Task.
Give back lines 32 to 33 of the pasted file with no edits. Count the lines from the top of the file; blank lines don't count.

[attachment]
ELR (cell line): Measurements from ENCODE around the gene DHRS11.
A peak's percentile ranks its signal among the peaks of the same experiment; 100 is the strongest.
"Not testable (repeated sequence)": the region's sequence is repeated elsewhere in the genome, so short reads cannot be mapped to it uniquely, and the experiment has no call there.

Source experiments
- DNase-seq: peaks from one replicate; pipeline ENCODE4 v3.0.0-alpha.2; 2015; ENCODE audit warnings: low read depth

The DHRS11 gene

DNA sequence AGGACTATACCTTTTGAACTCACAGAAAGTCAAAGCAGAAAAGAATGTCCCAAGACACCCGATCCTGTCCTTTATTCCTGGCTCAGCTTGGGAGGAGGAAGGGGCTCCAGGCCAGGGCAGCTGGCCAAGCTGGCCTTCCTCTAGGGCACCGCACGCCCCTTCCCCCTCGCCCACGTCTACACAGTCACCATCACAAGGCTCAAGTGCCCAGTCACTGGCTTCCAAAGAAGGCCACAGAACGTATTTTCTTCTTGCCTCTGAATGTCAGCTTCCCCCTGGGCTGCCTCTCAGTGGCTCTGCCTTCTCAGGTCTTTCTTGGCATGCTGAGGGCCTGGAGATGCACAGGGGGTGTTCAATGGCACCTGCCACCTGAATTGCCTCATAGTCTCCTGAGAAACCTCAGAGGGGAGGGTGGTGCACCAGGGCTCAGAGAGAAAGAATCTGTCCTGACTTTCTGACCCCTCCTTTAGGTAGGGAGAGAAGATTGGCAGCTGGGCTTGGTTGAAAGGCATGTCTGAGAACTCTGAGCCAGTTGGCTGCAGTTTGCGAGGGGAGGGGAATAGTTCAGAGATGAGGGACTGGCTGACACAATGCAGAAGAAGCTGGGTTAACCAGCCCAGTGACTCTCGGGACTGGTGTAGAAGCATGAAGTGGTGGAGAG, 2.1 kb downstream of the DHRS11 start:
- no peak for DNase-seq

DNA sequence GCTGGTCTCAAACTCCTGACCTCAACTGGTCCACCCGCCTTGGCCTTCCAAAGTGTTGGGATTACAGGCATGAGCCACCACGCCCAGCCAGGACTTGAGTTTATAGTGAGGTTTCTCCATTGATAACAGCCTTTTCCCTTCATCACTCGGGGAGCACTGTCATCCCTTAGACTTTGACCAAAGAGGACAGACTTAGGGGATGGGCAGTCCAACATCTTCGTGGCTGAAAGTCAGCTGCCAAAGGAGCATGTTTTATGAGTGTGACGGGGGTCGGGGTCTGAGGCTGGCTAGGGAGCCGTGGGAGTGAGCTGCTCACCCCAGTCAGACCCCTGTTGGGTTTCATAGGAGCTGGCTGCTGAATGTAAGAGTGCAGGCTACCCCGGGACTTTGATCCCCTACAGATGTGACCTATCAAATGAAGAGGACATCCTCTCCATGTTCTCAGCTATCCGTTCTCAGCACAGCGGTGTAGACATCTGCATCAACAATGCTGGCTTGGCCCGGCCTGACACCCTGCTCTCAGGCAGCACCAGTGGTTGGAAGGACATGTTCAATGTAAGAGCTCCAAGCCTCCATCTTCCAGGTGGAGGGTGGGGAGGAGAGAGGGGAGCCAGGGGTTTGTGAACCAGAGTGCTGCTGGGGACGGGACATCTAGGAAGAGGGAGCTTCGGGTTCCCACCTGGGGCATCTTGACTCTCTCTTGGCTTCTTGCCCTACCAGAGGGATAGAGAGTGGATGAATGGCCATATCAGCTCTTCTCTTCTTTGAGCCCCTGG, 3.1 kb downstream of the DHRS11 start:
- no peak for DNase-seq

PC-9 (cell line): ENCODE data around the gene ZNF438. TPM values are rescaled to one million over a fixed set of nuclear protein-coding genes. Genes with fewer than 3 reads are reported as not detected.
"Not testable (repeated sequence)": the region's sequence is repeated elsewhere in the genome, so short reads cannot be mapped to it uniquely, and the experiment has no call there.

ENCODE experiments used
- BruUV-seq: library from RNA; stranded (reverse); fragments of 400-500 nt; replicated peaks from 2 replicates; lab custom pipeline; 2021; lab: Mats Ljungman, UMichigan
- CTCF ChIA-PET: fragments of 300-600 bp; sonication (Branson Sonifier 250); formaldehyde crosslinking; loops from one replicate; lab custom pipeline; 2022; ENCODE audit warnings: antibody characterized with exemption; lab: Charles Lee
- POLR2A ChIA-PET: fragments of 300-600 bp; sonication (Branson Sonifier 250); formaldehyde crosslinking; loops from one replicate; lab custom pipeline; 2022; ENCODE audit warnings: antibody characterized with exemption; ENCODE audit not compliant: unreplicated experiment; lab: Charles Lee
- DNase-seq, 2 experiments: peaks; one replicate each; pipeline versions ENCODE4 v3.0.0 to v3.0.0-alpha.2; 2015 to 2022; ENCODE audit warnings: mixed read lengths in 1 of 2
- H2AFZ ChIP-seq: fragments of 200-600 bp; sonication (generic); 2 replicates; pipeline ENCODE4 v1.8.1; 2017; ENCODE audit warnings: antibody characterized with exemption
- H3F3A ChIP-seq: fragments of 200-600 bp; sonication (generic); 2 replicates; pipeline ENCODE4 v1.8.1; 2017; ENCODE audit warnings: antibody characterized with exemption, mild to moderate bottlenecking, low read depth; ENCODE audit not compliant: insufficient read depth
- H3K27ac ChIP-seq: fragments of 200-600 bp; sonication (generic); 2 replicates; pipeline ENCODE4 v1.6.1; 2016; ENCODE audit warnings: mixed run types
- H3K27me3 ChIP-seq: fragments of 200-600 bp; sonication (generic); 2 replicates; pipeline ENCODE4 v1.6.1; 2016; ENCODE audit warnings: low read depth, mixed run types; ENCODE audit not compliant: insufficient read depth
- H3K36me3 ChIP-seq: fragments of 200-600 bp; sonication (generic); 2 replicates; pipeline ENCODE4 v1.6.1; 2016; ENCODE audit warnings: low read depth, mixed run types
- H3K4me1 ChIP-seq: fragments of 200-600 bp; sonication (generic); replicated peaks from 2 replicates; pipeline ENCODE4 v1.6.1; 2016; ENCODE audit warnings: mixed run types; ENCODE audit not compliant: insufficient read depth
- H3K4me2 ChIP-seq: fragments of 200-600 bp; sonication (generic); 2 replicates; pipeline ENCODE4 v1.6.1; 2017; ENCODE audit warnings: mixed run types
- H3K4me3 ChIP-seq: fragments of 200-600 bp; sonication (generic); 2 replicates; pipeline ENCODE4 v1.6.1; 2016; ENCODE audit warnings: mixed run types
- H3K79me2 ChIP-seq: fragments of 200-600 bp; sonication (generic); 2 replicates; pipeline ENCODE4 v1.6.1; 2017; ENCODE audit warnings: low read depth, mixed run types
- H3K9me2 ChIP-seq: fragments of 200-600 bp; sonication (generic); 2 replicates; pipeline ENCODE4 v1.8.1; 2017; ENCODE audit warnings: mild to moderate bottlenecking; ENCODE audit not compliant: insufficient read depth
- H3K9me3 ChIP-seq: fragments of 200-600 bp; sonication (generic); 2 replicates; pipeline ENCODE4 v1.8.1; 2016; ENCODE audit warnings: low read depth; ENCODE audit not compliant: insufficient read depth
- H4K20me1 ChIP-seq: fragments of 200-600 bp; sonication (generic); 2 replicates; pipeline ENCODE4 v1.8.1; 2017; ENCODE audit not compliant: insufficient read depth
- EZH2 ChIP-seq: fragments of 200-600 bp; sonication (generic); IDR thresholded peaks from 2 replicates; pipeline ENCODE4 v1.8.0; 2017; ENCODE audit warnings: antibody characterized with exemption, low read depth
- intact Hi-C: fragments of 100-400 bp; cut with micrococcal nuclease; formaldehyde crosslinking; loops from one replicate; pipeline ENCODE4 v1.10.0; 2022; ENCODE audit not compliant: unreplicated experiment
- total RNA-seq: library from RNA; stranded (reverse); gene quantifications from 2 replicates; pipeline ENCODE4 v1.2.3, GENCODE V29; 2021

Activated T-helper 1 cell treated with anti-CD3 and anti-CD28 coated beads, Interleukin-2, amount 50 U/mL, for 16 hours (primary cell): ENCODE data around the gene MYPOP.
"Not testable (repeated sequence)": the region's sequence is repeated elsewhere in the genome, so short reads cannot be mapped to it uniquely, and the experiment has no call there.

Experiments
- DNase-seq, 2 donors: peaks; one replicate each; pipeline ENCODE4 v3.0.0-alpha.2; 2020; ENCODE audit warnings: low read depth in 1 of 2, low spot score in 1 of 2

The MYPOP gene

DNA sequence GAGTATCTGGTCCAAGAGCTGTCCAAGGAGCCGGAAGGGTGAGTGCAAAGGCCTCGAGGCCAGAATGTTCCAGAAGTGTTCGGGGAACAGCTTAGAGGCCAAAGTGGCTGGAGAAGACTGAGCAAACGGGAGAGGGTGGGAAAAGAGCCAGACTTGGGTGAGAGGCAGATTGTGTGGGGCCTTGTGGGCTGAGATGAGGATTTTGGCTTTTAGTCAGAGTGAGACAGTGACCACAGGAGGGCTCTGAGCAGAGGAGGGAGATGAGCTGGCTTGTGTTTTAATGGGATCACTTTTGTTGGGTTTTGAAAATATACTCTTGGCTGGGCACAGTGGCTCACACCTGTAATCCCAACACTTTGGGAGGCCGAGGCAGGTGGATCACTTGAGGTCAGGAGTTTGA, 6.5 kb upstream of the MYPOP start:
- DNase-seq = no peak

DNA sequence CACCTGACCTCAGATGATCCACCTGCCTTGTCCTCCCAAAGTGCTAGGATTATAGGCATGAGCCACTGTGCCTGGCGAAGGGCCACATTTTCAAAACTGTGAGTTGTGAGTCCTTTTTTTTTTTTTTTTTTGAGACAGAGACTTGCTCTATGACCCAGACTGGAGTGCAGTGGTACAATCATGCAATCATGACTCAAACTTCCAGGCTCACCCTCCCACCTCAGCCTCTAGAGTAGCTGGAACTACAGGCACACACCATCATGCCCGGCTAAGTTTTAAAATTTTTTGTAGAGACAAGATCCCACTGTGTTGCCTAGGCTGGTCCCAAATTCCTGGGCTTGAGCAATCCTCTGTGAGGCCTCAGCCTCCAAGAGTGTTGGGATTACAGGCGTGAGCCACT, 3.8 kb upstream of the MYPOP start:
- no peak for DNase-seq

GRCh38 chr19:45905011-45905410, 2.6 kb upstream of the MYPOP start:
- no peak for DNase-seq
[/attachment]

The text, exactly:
- total RNA-seq: library from RNA; stranded (reverse); gene quantifications from 2 replicates; pipeline ENCODE4 v1.2.3, GENCODE V29; 2021

Activated T-helper 1 cell treated with anti-CD3 and anti-CD28 coated beads, Interleukin-2, amount 50 U/mL, for 16 hours (primary cell): ENCODE data around the gene MYPOP.